Special Topics

Q7: How does taking refuge in the Three Jewels affect our daily lives?

Even though a Buddhist practitioner has taken refuge in the Three Jewels, he or she is still a lay person. As a lay person, one should follow the norms of life for the laity. In addition, one should live an even more positive, harmonious, contented, vigorous and dynamic life than a non-Buddhist lay person would. Only then can a lay Buddhist practitioner find contentment, earn the respect of others, and have a stronger influence on non-Buddhists.

The first and foremost responsibility of a lay person is to build a happy family. That is, one ought to be filial to one's parents and show loving care for one's children. One should use one's best efforts to respect and take care of one's parents and educate and nurture one's children. Only then can a lay person fulfill one's responsibilities, both as a child and as a parent. Husband and wife are the core of a family. Both husband and wife should be faithful to each other, respect each other, and be considerate to each other. As long as the couple has a harmonious relationship, they can still have an adorable family even when living a simple and frugal life.

The foundation of a family's happiness is foremost based on the love of the couple. The well-being of a family in turn is mainly dependent on the balance between its financial incomes and expenditures. Lay Buddhists should engage in legitimate occupations to provide for their livelihoods, with the exception of those related to animal-slaughtering businesses (including fisheries and restaurants providing non-vegetarian food), the karma of stealing / pilferage and larceny (including gambling and smuggling), and sexual lust (including lewd bars, strip clubs and brothels etc.). Otherwise, all other professions are acceptable, be they agricultural, industrial, commercial, governmental or educational. With disposable incomes, one's expenditures must fall within certain limits. In the Sutra of Wholesome Livelihood (the Sujata Sutra), the Buddha recommended that lay Buddhists divide their disposable incomes into four parts: the first part for food and necessities (livelihood expenses); the second for work-related capital (i.e. capital for doing business); the third for family savings; and the fourth for lending money to people to run a business (i.e. profits of lending money). Using this budgetary plan to organize the family's financials is indeed the most secure and scientific income distribution.

However, the role of economics is to facilitate a blissful life, in addition to achieving ethical objectives. Hence, the Buddha rebuked overly stingy individuals who hoard far more wealth than they are willing to spend, and likened them to starving dogs. Conversely, however, the Buddha more strongly rebuked those spendthrifts whose expenditures exceed their incomes, likening them to the seedless udumbara fruit.

Once the family's finances have been fortified, surplus finances that exceed one's daily necessities should be used to cultivate merits and blessings besides maintaining a family. That is, this surplus should be used to make offerings to the Three Jewels, devote resources to public charities etc. Hence, the Samyuktāgama also states that the lay Buddhist's wealth should be used in three ways: firstly, to provide for one's parents; secondly, to raise and nurture one's children and even in aid of relatives, friends, servants and subordinates etc.; and, thirdly, to make offerings to Sharamanas and Brahmins (which includes the Three Jewels).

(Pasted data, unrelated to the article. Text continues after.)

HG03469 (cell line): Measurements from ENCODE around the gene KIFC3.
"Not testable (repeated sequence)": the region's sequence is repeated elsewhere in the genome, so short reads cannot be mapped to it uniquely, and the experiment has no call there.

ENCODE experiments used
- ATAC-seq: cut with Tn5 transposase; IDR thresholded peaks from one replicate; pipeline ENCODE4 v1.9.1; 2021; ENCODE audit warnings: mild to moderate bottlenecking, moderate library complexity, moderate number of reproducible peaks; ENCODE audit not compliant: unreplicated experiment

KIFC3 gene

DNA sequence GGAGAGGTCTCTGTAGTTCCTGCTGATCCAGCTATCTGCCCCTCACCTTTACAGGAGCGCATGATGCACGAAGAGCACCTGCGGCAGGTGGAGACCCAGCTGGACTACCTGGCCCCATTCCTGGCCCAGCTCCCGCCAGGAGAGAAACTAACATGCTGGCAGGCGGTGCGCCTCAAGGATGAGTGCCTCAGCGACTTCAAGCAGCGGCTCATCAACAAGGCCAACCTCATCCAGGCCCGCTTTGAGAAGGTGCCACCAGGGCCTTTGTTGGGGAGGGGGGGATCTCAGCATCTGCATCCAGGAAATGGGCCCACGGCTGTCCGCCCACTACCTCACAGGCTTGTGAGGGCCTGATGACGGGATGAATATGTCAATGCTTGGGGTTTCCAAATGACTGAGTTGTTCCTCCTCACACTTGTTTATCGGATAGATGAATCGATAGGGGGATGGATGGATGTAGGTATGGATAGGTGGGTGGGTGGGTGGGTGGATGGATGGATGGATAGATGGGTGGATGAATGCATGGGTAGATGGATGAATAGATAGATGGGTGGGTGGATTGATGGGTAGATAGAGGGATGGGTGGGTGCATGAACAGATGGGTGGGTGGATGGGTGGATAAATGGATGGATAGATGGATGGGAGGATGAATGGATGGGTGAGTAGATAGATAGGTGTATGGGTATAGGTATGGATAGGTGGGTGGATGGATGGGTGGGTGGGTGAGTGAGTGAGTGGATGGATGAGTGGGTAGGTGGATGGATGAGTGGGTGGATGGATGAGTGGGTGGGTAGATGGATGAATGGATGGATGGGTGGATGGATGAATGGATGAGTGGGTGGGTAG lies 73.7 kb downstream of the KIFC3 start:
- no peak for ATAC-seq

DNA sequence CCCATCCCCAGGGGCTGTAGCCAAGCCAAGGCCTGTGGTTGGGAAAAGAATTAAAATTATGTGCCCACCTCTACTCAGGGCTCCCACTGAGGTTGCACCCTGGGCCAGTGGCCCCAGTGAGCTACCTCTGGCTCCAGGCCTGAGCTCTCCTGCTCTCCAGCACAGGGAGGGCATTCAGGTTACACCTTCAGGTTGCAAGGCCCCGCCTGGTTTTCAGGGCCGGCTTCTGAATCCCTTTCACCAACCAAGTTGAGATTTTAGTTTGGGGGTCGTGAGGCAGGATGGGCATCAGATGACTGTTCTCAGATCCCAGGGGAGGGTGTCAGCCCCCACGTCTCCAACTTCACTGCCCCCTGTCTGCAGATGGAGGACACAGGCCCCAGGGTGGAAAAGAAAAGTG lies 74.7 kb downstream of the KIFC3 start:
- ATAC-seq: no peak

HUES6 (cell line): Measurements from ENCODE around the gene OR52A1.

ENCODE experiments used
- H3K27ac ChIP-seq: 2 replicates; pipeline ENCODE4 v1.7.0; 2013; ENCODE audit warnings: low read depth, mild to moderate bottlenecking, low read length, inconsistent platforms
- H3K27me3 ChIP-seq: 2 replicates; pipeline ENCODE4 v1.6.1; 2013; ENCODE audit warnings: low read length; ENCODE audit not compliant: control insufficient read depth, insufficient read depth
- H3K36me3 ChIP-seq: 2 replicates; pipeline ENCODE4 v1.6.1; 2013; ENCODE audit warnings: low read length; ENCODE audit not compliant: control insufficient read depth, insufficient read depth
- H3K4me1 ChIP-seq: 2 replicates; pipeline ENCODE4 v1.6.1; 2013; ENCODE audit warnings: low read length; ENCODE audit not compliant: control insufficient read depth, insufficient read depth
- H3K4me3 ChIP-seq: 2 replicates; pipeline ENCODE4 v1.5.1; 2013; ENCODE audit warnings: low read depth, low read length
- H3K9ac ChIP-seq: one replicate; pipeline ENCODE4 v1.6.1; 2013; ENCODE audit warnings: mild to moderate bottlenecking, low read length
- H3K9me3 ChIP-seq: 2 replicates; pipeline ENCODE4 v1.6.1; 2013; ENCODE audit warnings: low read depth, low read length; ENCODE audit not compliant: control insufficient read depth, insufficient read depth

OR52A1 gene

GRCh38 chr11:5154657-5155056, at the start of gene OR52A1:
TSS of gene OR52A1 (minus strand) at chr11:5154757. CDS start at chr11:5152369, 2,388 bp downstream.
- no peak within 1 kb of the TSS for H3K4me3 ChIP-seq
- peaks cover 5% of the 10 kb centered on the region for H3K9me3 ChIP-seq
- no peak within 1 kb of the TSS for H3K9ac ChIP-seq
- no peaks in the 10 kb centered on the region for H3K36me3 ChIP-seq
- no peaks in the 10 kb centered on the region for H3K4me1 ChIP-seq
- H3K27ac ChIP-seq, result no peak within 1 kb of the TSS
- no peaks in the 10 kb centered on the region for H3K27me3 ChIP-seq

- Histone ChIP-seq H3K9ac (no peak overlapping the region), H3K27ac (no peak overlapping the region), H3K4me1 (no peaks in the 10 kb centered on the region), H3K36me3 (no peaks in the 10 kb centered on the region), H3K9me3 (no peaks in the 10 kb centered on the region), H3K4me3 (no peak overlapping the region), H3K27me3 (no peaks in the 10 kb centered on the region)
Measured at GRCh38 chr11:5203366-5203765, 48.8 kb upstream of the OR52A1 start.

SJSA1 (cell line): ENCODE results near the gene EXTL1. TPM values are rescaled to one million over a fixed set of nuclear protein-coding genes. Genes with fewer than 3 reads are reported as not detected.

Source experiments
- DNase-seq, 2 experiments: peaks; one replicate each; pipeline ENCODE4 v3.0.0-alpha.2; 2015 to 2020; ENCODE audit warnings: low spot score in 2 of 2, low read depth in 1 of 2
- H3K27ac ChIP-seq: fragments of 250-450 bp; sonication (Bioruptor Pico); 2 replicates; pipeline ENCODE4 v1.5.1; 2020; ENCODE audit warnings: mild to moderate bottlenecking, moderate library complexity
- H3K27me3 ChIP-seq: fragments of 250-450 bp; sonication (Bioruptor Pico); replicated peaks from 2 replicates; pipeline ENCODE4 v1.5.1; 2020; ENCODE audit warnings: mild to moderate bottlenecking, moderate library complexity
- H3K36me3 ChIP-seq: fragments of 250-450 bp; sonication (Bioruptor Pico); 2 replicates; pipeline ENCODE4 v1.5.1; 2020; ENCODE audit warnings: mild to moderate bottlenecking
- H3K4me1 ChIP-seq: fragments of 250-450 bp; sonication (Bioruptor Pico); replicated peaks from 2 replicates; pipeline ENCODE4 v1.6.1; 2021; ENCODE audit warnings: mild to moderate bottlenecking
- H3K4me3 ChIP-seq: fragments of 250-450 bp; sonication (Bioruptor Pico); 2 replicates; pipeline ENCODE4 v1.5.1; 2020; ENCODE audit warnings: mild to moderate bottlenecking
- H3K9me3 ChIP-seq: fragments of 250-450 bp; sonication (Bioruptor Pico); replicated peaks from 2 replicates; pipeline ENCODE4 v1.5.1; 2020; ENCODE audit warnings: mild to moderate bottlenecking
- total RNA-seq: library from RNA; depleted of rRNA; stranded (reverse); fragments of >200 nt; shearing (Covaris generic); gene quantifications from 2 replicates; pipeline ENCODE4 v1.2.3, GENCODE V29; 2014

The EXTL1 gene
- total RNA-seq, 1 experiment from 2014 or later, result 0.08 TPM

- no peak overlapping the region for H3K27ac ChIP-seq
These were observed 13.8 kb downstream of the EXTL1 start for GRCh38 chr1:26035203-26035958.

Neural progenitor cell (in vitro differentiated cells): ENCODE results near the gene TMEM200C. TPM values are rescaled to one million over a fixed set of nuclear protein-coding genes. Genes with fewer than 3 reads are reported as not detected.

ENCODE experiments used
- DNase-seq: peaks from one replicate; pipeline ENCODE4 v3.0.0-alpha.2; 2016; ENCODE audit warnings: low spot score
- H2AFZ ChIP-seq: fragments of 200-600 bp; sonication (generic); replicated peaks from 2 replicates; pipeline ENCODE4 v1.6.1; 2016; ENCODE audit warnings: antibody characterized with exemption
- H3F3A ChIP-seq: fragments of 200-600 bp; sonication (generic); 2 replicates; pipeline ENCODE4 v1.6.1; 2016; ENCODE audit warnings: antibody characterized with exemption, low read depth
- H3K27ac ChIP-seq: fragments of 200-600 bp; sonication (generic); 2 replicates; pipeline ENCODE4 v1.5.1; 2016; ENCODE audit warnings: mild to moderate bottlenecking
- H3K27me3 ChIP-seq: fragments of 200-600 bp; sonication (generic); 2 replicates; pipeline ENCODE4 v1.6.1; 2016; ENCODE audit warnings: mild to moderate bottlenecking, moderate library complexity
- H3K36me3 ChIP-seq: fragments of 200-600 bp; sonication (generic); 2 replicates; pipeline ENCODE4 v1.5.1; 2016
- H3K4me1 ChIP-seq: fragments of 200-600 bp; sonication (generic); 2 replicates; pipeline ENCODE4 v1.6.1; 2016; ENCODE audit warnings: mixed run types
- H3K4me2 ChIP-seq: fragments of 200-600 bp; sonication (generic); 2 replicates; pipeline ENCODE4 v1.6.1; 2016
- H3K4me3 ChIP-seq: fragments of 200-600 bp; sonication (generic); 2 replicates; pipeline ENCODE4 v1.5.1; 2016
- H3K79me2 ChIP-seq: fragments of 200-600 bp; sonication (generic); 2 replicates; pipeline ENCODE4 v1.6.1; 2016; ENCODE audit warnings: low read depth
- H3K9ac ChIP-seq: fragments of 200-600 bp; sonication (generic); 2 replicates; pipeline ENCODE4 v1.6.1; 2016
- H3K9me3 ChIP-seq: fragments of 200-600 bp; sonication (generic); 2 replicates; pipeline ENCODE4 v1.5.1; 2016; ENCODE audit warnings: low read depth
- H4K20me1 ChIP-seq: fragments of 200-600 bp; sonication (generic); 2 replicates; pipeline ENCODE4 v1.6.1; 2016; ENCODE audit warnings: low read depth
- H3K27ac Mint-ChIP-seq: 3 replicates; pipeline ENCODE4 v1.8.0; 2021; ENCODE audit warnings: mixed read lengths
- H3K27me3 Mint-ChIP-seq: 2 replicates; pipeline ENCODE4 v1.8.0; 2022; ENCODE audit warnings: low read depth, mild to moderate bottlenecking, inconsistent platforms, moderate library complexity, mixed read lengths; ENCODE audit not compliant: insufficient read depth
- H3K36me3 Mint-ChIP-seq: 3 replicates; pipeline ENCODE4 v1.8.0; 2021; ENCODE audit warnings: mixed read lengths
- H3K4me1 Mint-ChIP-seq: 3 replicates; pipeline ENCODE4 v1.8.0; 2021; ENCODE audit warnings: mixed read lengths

A lay Buddhist should familiarize him or herself with the Three Jewels as often as possible. However, drawing close to the Three Jewels at the expense of one's family matters and responsibilities toward parents, children and spouse is not what the Buddha would have hoped to see. One's familial obligations should be fulfilled first and foremost.

A lay Buddhist should unconditionally make offerings to the Three Jewels. But if, in so doing, one diminishes one's parents' daily necessities, does not provide enough nutrients to one's children, minimizes one's spouse's living expenses, lowers one's employees' wages etc., then that's not what the Buddha would have hoped for, either, unless by mutual consent of the family members.

A lay Buddhist must not sabotage the family's well-being in pursuit of religion. On the contrary, a lay Buddhist should make one's own family more harmonious and happier after taking up Buddhism. Otherwise, due to your attitude of having no regard for family but only showing concern to the Three Jewels, your family members will not only feel discontent towards you, but will also harbor negative feeling towards Buddhism. In this case, your original intentions to uphold the Three Jewels with reverence would cause your family members to turn against them, which would be very unfortunate indeed.

Extended reading: 

Q1: Does taking refuge in Buddhism automatically render me a monastic?

Q2: Why do we receive a Dharma name after the refuge-taking ceremony?

Q3: What do we take the Three Refuges?

Q4: Who can take refuge in the Three Jewels?

Q5: Will those who have not formally taken refuge in the Three Jewels have any merits when chanting Buddhist scriptures or the Buddha's name?

Q6: After taking refuge in Buddhism, is it necessary to set up a Buddhist hall or a Buddha statue at home?

Q7: How does taking refuge in the Three Jewels affect our daily lives?

Q8: Does one have to take refuge in the Three Jewels in order to formally become a Buddhist?

Q9: How many times can a Buddhist take refuge?

Resource: Translation of the extract from "Knowing the Path of Learning Buddhism (學佛知津)" by Master Sheng Yen
Photos: 蔡全
Translation: Shujen Yeh (葉姝蓁)  
Editing: Keith Brown, Cheng-yu Chang (张振郁)